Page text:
Using Two Factor Authentication With SSH
The number of data breaches compromising user passwords over recent years has highlighted that relying on passwords alone for authenticating your users isn’t enough if you really want to be secure. The solution to this is called multi-factor authentication (2FA).
The key is to request multiple things from your users to identify them, the three options are:
1 — Something they know, traditionally a password, or personal information question.
2 — Something they have, these tend to be tokens and keys.
3 — Something they are, in this case biometrics like fingerprints or iris scans.
By combining multiple factors, it becomes far more difficult for an attacker to gain unauthorized access to an account. As hardware for making use for the third type, biometrics and fingerprints, is relatively rare, the most commonly used factors are a password with a USB key token or a key generated using a One-time Password algorithm by an application on your computer or phone. Here, we are going to look at how to use app-generated One-Time Passwords to help secure SSH on your server.
Time-based One-Time Passwords, commonly referred to just as OTP, were standardized under RFC 6238, so there are plenty of apps out there supporting it and additionally many websites also work with the codes generated by these apps. Google developed a Linux implementation that they called authenticator, to match with the application of the same name on the Android/iOS app stores. But as it is an implementation of a standard, other OTP apps will work with it.
To get started the first thing you need to do is get the Google Authenticator PAM (pluggable Authentication Module) installed that SSH can use for authentication. On Debian and Ubuntu systems this is easy as the module is in the repositories. For CentOS/Red Hat systems it needs to be installed from source.
Installing on Debian/Ubuntu:
sudo apt-get install libpam-google-authenticator ntp
Installing on CentOS/Red Hat:
sudo yum install make gcc pam-devel ntp
sudo make install
As the One-Time Passwords are time based for their generation you need to ensure the time is accurate on your server, so for that you’ll need to make sure that ntp is installed and enabled:
sudo service ntpd start
sudo chkconfig ntpd on
With the software installed, it’s now time to configure SSH to accept the One-Time Passwords as an authentication method. First we need to edit the config file for SSH’s daemon’s interactions with the PAM:
You’ll need to add the following line to the top of the file on CentOS/Red Hat systems, on Debian/Ubuntu put it after the line that says “@include common-auth”:
auth required pam_google_authenticator.so
Once done, save and exit the file. Next you’ll need to edit the SSH server configuration file to enable challenge-response authentication:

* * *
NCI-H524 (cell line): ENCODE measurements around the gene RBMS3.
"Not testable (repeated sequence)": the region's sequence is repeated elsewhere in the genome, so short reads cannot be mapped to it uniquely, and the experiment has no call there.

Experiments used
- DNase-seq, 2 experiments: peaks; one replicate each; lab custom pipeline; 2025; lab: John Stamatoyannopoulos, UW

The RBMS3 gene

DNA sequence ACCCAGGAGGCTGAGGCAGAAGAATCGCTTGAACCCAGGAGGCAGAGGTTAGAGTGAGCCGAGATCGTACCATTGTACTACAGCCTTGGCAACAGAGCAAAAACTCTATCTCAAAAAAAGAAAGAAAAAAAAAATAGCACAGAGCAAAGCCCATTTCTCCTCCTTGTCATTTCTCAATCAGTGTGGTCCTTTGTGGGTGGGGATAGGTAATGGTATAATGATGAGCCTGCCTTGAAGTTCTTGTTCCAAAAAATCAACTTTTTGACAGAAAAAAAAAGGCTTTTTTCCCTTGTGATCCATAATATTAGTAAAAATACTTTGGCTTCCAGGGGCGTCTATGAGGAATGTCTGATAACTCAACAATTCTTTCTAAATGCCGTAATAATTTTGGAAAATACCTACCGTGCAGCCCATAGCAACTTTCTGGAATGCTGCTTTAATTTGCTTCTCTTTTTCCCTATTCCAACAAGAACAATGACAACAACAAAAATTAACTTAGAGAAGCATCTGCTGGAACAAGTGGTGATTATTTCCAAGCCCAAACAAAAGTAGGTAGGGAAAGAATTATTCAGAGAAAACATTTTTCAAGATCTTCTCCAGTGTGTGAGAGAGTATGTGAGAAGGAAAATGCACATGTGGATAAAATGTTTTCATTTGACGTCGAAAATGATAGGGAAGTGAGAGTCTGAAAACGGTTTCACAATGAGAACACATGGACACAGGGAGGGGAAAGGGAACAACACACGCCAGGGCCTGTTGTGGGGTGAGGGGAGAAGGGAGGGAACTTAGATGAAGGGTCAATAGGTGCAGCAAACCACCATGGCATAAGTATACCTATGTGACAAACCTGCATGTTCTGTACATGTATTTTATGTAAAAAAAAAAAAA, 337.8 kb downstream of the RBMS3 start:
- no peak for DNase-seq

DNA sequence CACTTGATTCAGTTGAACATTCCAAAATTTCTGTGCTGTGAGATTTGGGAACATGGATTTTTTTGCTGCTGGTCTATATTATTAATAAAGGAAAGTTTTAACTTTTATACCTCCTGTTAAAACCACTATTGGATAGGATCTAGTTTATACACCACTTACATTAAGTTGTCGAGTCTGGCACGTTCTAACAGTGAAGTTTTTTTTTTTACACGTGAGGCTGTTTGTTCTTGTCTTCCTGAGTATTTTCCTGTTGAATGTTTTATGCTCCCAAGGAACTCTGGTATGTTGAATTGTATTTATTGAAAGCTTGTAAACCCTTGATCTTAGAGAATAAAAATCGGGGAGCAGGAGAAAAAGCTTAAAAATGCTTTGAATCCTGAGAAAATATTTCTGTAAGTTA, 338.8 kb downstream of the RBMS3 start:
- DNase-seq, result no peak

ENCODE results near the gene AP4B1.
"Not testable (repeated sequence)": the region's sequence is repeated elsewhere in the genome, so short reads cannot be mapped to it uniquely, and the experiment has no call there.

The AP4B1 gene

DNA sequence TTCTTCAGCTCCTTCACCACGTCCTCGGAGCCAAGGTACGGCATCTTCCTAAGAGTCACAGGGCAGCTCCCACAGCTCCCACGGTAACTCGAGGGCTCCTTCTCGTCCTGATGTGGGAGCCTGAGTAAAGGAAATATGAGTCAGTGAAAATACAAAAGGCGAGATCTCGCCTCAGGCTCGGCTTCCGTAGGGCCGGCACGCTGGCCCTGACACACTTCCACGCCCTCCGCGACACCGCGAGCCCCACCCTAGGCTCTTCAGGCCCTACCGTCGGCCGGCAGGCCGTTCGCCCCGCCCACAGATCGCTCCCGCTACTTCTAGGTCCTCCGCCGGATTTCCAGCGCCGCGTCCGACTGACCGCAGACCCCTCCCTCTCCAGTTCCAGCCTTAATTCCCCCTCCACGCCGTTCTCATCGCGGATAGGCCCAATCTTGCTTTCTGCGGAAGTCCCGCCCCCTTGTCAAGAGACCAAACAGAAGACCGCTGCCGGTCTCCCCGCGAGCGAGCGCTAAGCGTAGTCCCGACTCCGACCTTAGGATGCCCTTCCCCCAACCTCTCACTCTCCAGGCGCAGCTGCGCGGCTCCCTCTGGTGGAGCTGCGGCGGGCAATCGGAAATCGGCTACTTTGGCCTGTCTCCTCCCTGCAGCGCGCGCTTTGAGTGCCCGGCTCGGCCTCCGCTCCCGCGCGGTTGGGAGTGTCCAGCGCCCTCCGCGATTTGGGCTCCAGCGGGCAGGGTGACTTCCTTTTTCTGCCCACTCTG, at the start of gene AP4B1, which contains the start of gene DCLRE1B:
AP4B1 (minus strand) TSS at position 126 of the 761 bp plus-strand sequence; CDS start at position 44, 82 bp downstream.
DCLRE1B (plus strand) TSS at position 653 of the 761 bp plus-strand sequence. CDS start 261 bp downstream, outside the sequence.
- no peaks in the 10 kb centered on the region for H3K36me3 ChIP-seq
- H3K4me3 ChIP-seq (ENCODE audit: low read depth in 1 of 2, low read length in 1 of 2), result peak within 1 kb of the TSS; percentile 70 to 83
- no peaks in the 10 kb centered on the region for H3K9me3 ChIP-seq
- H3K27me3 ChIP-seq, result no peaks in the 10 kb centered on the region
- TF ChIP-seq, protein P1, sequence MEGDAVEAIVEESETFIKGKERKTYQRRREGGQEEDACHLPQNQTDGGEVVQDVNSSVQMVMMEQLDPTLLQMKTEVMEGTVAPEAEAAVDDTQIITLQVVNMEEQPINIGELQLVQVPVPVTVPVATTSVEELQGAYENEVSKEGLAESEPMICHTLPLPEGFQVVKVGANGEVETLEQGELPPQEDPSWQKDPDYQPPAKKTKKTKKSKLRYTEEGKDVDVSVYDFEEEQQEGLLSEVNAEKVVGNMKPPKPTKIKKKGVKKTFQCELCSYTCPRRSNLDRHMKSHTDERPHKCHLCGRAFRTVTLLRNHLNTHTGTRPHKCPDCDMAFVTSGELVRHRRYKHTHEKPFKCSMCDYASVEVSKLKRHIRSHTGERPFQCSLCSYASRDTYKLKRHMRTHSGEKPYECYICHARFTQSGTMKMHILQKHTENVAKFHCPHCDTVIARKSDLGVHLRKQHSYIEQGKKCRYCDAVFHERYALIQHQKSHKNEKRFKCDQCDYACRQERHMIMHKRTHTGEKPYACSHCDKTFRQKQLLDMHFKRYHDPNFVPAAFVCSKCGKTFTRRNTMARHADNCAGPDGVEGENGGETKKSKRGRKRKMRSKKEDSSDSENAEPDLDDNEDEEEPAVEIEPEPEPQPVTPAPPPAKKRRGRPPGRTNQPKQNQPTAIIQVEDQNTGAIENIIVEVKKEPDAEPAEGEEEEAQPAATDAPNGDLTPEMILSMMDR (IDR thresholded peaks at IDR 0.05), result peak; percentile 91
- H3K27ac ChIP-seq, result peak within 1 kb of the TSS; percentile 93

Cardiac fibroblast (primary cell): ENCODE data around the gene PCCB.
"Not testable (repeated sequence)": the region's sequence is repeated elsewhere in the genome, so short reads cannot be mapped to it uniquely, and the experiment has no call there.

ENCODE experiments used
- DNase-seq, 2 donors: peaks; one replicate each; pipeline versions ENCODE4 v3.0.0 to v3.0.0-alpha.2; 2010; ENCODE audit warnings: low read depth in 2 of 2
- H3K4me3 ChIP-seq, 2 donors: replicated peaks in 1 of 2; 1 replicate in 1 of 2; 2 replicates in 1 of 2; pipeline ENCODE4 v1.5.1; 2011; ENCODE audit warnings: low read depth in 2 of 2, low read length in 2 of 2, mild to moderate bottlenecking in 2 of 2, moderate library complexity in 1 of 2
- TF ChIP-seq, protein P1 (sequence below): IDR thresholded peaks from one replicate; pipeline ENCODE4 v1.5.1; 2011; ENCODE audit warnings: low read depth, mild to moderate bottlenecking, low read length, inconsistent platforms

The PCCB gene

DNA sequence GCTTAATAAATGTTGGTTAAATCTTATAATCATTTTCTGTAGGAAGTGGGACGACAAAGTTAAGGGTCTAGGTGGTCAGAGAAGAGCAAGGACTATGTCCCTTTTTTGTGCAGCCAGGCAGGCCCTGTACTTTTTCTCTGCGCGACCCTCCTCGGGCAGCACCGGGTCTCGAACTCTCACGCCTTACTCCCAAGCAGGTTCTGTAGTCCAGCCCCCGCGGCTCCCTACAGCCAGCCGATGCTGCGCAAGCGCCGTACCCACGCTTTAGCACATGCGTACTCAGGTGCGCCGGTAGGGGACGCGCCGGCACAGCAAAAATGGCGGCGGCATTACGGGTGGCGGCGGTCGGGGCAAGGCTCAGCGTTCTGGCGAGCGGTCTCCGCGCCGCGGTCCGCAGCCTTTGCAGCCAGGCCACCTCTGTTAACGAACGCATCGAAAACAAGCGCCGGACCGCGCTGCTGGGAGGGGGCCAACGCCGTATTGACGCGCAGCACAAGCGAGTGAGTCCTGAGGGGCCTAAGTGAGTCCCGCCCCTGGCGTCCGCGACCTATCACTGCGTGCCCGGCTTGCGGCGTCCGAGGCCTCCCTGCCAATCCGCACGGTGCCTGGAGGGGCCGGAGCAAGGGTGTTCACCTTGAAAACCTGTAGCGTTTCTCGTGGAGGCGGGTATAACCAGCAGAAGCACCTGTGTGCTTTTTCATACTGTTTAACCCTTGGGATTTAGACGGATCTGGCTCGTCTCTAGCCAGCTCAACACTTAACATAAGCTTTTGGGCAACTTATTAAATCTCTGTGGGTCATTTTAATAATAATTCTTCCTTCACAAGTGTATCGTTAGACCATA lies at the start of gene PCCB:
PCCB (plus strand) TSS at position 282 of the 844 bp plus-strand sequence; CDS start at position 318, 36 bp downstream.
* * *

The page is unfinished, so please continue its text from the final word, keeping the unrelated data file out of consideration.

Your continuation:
Find the line that starts with ChallengeResponseAuthentication and set it to yes if it isn’t already, it should look like:
Finally restart the SSH server to ensure it picks up your changes:
service ssh restart
With this complete, you have now configured the server to ask for a OTP token at login. The only task that remains is to create the tokens for your users. Fortunately, this is quite easy as each user only needs to type the following command:
This will create and print a QR code on the screen along with a secret key and verification code. Using the Google Authenticator application on your mobile device, or similar OTP app, you can then either scan the QR code or enter the private key on the device to add the code to add it.
Once finished, there are a few questions to answer:
- The first is whether you want to save the new configuration, this will normally be yes. Secondly, it asks if you want to prevent the reuse of tokens. Generally you’ll want to answer yes to this.
- Next it asks whether you want tokens to be valid for 1.5 minutes or 4 minutes, and this answer is really up to you.
- Finally, it asks whether you want to rate limit the amount of token entry attempts that should be made in succession which can prevent brute-force attacks, and generally yes is a good option here too.
With the questions answered and the server’s details added to your authenticator app, it’s now time to try connecting to your server over SSH. We recommend that you make a new connection before closing your existing one just in case something doesn’t go to plan. If all goes well, you should be prompted for your OTP token when logging in. If there are problems, then changing “ChallengeResponseAuthentication” back to “no” in the sshd_config file will remove the request for OTP tokens when logging in. You may need to do this in the short term to allow users to log in while all your users generate their OTP codes.
As you can see, adding a second factor of authentication for your server is simple and can really increase the security of your server. As such it’s something well worth implementing on your systems.
Originally published at blog.100tb.com.